The lack of fair access to military service, colleges and union jobs, racial stereotypes, strikebreaking and white discomfort with African-American veterans who served with the French in World War I, created a pot of racial tension. Newark saw more than its share of boil-over from that tension.

Since a larger percentage young white men were drafted or signed up during World War II than did for World War I, while young black men were largely restricted from service, the industrial job market finally opened for African-Americans. From 1941-45, a number of African-Americans moved into the middle-class. Once white veterans returned after the war however, many skilled black laborers were let go or demoted.

Between 1940 and 1960, the black community tripled size to 34% of the population, but its growth, smaller education budget and higher post-war unemployment in black communities and “Redlining” triggered white flight to the suburbs. Arguably, Newark and Detroit suffered the most from white flight.

Newark has prominent role in the history of the Black Power Movement. It was the site of the National Conference of Black Power in the 1960s, led by black nationalist playwright Amiri Baraka, a Newark native. In July of 1967, Newark exploded in a 4-day riot that left 23 people dead and $10 million in property damage. The riot triggered even more white flight, as Newark lost half of its white population and most of its tax base, as compared to 1940.

Conditions were ripe for Newark to elect its first black mayor in 1970, Kenneth Gibson. He held that position for 16 years. But in 1983, nearly one quarter of black Newark families lived in poverty. That was a key factor in Major Gibson losing to Sharpe James in 1986, who served until 2006. From 1960 to mid-1990s, Newark, with the exception of Prudential headquarters and its large seaport, was a commercial afterthought in the NYC region.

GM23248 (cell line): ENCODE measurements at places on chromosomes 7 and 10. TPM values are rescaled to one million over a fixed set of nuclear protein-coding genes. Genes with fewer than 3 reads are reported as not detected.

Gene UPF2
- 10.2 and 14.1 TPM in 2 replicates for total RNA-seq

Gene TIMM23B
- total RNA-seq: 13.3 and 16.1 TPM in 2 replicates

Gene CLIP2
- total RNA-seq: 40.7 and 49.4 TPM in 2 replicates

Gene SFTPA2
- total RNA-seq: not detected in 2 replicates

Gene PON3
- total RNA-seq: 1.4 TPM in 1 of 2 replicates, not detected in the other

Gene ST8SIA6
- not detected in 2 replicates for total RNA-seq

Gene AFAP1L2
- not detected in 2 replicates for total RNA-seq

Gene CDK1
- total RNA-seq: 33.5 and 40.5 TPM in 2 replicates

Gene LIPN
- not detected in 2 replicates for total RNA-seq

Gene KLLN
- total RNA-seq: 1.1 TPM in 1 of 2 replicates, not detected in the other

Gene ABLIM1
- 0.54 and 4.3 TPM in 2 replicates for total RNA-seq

Under Mayor Sharpe James, Newark expanded its airport to world-class status, built the sixth largest performing arts center in the United States and upgraded many parks. Then Mayor Corey Booker (now U.S. Senator) helped reduce open-air drug-dealing, attract more financial firms to the city, expand college campuses and played a role attracting a $100 million grant towards public education improvement from the Facebook founder. Under both mayors, Newark’s three train stations upgraded and a starter Light Rail line was built. Since the mid-1990s, Newark has attracted more headquarters, regional offices and small businesses that revitalized downtown and increased the tax base.

Today, Newark still has K-12 education and crime problems, but more middle-income African-Americans move from Manhattan and Brooklyn for affordable housing in Newark, Orange, South Orange, East Orange and Montclair, while maintaining short transit commutes to Manhattan. That trend sparked a resurgence of African-American culture in Northern New Jersey. And in Newark, you can find 40,000 college students, seven parks with more cherry blossom trees than Washington, DC and safer streets than New York City.